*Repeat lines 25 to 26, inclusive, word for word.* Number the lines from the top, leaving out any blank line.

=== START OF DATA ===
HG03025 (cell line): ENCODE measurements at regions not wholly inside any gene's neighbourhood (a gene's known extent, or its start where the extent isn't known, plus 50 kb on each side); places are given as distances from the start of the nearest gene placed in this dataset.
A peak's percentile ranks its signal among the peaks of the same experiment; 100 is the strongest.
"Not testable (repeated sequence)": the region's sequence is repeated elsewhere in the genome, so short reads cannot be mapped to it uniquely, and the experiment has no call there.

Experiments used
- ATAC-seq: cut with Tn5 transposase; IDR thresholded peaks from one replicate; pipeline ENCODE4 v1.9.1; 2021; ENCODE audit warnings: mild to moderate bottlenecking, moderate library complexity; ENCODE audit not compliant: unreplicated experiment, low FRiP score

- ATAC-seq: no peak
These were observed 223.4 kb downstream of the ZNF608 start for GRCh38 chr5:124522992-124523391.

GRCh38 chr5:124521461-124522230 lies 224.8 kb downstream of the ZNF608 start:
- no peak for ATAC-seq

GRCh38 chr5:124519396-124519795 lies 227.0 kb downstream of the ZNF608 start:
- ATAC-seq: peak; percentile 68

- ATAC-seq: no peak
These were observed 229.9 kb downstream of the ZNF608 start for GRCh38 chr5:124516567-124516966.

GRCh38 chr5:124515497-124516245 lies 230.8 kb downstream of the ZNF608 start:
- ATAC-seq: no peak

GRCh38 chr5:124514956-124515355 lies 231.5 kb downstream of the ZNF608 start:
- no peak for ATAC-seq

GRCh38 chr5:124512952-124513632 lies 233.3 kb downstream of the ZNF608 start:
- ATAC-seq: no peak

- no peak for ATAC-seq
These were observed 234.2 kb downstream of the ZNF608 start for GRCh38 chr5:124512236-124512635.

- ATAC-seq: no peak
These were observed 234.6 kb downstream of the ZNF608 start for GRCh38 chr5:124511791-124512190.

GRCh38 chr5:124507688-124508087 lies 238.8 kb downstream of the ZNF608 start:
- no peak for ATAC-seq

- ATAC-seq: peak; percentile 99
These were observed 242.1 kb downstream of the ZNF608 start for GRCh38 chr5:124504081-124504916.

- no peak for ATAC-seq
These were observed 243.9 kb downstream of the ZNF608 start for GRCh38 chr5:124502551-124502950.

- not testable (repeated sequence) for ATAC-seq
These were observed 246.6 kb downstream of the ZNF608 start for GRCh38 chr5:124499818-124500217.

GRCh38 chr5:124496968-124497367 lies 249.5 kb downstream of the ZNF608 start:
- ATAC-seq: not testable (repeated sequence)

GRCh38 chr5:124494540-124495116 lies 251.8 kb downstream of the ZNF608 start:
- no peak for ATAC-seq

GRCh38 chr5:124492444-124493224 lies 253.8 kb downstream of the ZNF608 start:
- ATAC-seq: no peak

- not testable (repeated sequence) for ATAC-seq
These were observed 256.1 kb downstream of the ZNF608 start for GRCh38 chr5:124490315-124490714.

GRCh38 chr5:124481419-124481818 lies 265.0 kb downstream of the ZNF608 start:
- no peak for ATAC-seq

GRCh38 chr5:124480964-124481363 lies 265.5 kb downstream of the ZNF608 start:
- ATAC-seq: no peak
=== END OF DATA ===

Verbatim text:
- no peak for ATAC-seq

- ATAC-seq: peak; percentile 99